Most of the time, the collective noun for a group of animals is fairly mundane and not specialized to the animal, at least in the scientific literature.
Most pack hunters form packs. Most herd animals form herds. Most birds, and the occasional sheep, form flocks. Most fish form schools. Most whales and dolphins form pods. Most (non-human) primates form troops. Most insects form swarms.
All of these terms, along with family, litter, nest, hive and colony - for more specialized groups of animals - have scientific merit.
Meanwhile, the more fanciful, specialized "terms of venery", like murder of crows, gaggle of geese, business of ferrets, et cetera, are rarely if ever used in a scientific context. With one exception.
Lions are pack hunters. But a "pack" of lions is universally known as a pride of lions, even in the scientific literature. Why was this one species singled out for its term of venery?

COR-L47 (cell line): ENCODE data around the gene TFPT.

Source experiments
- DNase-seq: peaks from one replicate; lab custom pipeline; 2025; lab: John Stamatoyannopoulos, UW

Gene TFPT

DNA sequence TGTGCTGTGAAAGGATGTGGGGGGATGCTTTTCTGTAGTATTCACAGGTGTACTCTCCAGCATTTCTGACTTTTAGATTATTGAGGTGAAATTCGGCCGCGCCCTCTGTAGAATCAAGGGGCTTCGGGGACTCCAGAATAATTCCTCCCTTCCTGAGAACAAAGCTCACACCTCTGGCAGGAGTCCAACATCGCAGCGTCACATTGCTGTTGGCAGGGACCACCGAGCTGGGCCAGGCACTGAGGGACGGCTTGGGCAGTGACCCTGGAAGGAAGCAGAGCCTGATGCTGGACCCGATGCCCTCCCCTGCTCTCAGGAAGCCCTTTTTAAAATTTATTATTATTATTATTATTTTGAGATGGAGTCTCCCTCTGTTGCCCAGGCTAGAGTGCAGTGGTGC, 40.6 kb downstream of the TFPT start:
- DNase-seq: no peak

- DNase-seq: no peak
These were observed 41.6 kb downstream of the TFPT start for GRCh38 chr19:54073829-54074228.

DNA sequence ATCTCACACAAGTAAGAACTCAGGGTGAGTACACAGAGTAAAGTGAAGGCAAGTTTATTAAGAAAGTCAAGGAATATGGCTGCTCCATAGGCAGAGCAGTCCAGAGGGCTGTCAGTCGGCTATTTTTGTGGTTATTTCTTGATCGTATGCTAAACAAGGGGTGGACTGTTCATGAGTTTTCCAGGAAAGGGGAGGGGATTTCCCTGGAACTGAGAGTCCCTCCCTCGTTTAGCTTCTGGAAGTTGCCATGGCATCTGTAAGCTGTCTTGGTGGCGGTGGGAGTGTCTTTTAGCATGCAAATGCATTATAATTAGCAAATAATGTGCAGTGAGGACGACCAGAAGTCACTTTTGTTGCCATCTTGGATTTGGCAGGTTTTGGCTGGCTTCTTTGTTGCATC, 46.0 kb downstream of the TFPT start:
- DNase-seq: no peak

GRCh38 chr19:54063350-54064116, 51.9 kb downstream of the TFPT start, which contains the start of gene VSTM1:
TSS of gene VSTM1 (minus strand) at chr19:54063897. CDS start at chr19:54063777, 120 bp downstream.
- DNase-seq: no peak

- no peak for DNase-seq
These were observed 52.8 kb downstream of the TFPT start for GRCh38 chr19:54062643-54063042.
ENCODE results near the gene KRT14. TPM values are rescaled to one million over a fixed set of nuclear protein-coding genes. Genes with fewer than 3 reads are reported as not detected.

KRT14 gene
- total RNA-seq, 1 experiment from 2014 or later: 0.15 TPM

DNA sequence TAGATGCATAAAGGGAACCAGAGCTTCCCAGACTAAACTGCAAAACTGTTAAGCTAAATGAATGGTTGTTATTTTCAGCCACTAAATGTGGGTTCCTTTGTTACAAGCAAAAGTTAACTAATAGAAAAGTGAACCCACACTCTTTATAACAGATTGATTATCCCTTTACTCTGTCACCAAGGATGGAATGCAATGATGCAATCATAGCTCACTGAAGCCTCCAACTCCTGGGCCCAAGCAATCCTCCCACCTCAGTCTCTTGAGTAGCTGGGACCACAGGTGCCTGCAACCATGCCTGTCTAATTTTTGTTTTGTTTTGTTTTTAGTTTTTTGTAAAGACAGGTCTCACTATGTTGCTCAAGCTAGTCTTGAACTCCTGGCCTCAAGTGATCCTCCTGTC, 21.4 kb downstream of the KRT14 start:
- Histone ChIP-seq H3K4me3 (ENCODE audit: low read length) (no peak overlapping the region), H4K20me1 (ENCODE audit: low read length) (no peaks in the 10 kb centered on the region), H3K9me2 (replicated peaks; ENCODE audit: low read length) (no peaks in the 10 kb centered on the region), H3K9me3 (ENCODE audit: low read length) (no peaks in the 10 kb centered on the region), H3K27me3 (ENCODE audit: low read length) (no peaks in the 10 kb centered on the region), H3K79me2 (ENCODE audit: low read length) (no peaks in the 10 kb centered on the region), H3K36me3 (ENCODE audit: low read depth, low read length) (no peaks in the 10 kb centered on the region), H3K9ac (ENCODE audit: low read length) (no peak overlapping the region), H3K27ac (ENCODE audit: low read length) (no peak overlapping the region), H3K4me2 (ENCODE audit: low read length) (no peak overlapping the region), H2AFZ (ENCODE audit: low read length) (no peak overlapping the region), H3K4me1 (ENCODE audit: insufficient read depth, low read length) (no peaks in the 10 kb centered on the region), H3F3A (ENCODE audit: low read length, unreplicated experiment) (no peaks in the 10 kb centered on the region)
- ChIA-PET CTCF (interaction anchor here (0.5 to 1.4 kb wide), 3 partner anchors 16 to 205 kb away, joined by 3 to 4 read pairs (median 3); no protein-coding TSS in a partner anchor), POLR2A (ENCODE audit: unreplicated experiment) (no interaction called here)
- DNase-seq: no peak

It's not like a murmuration, a particularly large flock - originally and most commonly of starlings - whose emergent behavior is mesmerizing and of scientific interest in its own right. A pride of lions is just a bunch of lions that live and hunt together, no different from a pack of wolves (except for the fact that lions are felines and wolves are canines).
Why are lions, and lions alone, preferentially collected by their specialized term of venery, even in the scientific literature?